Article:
The Tapioca Alcohol That's Served In The Himalayan Mountains

Human's proclivity for a drink goes back– alcohol has been consumed for 6,000 years, since Neolithic times. A social activity present in nearly all civilizations, inebriating beverages not only generate a buzz but also carry significant symbolic and cultural importance, explains the Social Issues Research Center. Intertwined with spirituality, many alcohols are consumed ceremonially — representing generational beliefs and traditions. In addition to reflecting nearby available ingredients, like agave-sap fermented pulque in Central America, or corn-based chicha in Peru, these beverages are a vessel for important symbolism, notes Alimentarium.

For the Lepcha people, who primarily live in the Himalayas in India's Sikkim province, the essential ritualistic drink is chi. Intertwined with deity, it's extended as an offering to God and used for social, religious, and medicinal purposes, per "Lepchas of the Khangchendzonga landscape, India." A type of low-percentage alcohol usually brewed with millet, it sometimes employs a unique fermented base — tapioca.

What is Tunglubuk chi?

Tunglubuk chi is a slow-fermenting alcohol created using red or white cassava tubers. The beverage is made by boiling the root vegetable, mixing it with millet, and then fermenting it with a rice and herb catalyst. If using a toxic variety of tapioca, the tuber is run through a stream before culinary use. It takes around a week for the process to happen — the result is a lightly colored, white extract. The consequent liquid is then pressed by hand and served in a bamboo cup with a bamboo straw, per Atlas Obscura.

The tapioca variety is part of a larger range of chi beverages, which have an ale-like taste. In addition to millet and tapioca, they frequently use rice, buckwheat, and wheat base, per Outlook Traveller. Tunglubuk chi is served warm and has a sweet flavor and thick texture. A soothing beverage brewed for centuries, Tunglubuk chi is disappearing due to the labor-intensive nature of its preparation. Combined with the dwindling Lepcha population, many worry its creation may soon disappear completely, per Slurrp.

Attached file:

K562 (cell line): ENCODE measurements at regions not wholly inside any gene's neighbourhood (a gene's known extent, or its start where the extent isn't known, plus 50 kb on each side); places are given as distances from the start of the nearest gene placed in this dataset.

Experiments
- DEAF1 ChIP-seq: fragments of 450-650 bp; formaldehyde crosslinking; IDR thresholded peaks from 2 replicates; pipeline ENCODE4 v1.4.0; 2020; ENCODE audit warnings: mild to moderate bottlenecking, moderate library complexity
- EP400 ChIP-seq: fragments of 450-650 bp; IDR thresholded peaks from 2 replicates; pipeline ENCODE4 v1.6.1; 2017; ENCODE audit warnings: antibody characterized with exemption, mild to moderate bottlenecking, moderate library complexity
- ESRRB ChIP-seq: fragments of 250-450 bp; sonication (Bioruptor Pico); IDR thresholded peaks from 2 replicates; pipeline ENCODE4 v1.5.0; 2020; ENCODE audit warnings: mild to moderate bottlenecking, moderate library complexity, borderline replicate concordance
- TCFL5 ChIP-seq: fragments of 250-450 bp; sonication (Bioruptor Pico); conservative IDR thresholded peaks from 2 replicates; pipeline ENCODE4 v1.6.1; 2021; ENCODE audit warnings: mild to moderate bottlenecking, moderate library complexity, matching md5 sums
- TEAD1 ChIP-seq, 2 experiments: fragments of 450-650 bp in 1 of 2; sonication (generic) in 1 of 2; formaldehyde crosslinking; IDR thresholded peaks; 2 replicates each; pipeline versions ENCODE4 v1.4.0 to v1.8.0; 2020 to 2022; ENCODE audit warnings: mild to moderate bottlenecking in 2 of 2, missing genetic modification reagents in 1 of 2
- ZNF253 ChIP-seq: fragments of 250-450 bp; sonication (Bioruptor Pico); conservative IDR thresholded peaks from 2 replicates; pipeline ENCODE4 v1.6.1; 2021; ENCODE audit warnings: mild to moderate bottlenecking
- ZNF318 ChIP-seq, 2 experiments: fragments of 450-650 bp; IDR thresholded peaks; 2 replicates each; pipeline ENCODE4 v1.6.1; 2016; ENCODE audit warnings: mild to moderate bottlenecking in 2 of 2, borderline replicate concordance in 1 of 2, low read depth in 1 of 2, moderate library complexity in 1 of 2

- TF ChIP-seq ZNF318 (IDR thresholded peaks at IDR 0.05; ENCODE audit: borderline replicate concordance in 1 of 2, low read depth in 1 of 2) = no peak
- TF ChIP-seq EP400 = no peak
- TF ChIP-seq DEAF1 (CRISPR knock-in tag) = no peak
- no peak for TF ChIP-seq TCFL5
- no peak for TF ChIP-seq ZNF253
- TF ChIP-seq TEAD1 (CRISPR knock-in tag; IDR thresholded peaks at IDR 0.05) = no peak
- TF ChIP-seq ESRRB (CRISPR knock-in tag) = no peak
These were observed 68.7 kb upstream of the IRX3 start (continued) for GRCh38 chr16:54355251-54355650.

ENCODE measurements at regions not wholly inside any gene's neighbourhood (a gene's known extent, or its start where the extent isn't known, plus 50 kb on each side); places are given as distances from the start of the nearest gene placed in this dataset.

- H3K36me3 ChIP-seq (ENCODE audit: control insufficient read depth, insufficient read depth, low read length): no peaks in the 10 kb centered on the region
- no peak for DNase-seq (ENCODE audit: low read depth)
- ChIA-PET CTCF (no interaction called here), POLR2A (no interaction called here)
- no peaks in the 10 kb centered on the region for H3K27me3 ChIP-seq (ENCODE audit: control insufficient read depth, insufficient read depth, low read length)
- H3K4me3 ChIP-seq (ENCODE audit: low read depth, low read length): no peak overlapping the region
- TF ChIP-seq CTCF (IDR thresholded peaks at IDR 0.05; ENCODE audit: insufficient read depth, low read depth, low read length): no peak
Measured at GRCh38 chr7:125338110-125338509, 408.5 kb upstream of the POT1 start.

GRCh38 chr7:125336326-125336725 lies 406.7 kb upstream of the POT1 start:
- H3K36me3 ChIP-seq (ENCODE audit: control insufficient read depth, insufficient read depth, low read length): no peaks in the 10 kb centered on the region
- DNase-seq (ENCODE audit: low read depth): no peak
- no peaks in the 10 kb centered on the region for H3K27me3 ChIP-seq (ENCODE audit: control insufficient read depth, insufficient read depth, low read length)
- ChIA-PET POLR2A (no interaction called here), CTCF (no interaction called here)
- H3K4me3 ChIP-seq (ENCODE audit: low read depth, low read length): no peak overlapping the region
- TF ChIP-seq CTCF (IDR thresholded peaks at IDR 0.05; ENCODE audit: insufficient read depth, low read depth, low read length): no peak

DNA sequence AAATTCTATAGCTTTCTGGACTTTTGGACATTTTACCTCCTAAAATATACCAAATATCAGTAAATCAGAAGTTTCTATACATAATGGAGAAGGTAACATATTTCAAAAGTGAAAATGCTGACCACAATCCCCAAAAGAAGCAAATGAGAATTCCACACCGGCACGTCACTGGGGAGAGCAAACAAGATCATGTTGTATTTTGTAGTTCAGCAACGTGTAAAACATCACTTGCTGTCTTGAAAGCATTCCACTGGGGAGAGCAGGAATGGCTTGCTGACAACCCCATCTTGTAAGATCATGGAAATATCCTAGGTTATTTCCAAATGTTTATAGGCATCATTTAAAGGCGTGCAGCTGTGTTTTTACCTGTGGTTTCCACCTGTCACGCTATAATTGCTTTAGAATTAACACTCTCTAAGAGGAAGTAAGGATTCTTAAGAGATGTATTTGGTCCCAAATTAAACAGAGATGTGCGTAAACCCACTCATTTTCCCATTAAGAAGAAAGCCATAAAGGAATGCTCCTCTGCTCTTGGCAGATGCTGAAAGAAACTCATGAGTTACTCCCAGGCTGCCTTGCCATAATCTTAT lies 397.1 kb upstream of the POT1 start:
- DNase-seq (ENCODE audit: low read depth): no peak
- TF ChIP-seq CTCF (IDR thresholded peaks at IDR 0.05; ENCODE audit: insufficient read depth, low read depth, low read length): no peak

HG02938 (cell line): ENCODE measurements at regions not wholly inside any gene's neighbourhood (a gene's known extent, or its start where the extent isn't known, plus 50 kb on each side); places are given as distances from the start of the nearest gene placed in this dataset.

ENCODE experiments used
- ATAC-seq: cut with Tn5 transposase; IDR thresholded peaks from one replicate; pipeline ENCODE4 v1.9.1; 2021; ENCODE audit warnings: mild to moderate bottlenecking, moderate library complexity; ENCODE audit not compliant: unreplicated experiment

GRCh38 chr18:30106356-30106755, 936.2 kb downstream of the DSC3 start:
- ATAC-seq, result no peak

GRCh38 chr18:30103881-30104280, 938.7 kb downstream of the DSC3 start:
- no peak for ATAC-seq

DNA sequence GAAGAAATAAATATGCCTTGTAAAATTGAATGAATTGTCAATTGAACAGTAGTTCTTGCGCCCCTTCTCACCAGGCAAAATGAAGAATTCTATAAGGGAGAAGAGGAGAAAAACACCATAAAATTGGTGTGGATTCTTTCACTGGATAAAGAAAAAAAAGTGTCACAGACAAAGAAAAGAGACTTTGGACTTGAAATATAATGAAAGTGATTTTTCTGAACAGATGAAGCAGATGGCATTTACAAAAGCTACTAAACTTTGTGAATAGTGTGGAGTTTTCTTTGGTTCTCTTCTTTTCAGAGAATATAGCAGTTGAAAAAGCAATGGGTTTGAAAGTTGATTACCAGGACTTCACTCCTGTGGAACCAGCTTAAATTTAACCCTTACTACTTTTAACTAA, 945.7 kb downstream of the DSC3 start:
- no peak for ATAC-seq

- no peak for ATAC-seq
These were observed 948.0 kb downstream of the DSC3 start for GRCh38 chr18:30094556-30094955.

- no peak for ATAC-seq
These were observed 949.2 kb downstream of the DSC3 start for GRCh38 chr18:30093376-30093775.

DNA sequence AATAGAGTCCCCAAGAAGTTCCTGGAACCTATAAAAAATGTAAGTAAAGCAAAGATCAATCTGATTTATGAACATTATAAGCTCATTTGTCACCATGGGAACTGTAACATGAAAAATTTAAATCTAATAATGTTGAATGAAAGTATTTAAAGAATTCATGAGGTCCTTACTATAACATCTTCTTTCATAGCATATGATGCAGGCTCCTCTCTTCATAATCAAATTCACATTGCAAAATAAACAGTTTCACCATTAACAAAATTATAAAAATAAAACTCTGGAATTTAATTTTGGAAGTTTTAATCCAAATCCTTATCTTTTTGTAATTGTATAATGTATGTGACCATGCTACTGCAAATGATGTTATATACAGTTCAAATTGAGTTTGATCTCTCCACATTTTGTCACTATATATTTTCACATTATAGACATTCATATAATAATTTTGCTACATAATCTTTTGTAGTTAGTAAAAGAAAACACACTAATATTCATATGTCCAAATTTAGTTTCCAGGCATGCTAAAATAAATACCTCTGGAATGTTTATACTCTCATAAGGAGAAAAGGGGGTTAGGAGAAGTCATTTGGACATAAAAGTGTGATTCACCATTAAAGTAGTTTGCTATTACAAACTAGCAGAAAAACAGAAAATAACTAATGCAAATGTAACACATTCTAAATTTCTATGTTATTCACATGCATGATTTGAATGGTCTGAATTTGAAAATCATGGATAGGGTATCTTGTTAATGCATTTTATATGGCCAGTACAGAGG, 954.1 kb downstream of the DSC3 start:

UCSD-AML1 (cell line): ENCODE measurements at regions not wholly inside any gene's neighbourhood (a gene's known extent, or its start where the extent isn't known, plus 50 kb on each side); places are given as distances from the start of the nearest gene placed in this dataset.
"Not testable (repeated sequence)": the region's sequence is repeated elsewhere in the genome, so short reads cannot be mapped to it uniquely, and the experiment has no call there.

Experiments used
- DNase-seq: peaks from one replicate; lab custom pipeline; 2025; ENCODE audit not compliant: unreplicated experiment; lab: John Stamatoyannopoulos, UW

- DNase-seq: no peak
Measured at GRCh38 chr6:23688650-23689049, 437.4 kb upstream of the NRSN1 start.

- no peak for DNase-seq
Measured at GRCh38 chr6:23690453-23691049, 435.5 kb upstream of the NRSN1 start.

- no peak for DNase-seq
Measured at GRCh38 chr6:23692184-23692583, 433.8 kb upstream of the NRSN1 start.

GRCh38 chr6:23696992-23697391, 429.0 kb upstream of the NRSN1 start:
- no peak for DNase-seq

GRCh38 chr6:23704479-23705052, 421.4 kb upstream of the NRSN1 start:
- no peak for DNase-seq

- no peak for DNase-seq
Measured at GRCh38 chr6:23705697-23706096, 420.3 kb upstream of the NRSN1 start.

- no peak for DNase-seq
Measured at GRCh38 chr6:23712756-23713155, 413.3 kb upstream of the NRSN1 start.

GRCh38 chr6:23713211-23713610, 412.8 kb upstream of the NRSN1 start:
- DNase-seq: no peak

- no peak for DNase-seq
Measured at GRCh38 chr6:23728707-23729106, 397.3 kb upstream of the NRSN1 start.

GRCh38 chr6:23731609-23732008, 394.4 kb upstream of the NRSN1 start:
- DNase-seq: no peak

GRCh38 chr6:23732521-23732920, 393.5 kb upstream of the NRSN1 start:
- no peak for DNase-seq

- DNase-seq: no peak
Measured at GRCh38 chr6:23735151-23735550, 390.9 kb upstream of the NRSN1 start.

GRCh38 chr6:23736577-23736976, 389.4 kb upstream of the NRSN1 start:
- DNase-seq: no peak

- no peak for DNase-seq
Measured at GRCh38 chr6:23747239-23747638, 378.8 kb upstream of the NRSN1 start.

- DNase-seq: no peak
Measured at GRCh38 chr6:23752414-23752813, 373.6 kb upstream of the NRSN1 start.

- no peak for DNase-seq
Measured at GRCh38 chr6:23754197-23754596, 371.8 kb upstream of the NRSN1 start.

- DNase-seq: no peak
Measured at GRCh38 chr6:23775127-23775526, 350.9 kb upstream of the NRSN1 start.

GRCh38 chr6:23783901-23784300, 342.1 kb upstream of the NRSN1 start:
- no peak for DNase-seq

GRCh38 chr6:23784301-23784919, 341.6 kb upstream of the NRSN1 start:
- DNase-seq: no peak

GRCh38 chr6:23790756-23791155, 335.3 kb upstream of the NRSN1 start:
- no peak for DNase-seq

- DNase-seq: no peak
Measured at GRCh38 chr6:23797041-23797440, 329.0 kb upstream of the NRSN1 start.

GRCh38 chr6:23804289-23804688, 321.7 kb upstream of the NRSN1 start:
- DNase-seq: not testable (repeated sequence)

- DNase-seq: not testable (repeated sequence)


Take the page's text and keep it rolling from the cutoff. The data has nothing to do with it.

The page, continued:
The cultural significance of Tunglubuk Chi

In Lepcha belief, the beverage is offered to the tribe's deity, Kanchenjunga, intertwined with the world's third-tallest mountain (per Britannica). As an ode to their believed emergence from the peak, Tunglubuk Chi has rich cultural significance when served during births, marriages, and to guests (via Atlas Obscura).

Varieties of Chi, especially the more common millet type, are part of both daily life and ceremony. Nourishing, in addition to intoxicating, the drink is consumed every day. Known for its spiritual origins, Lepcha people describe it as "blood that flows through the body." Used to both ward off demons and to gratify the Gods, Chi is present at birthing ceremonies, with a few drops put into the infant's mouth right after naming. It is also used during marriage, and funeral rites, as outlined by Dr. Shera Pandi Molommu in "Chi- The Traditional Drink of the Lepchas: A Case Study." Culturally significant in this nook of Himilayas, calling chi simply a drink is an understatement — it's a pillar of life.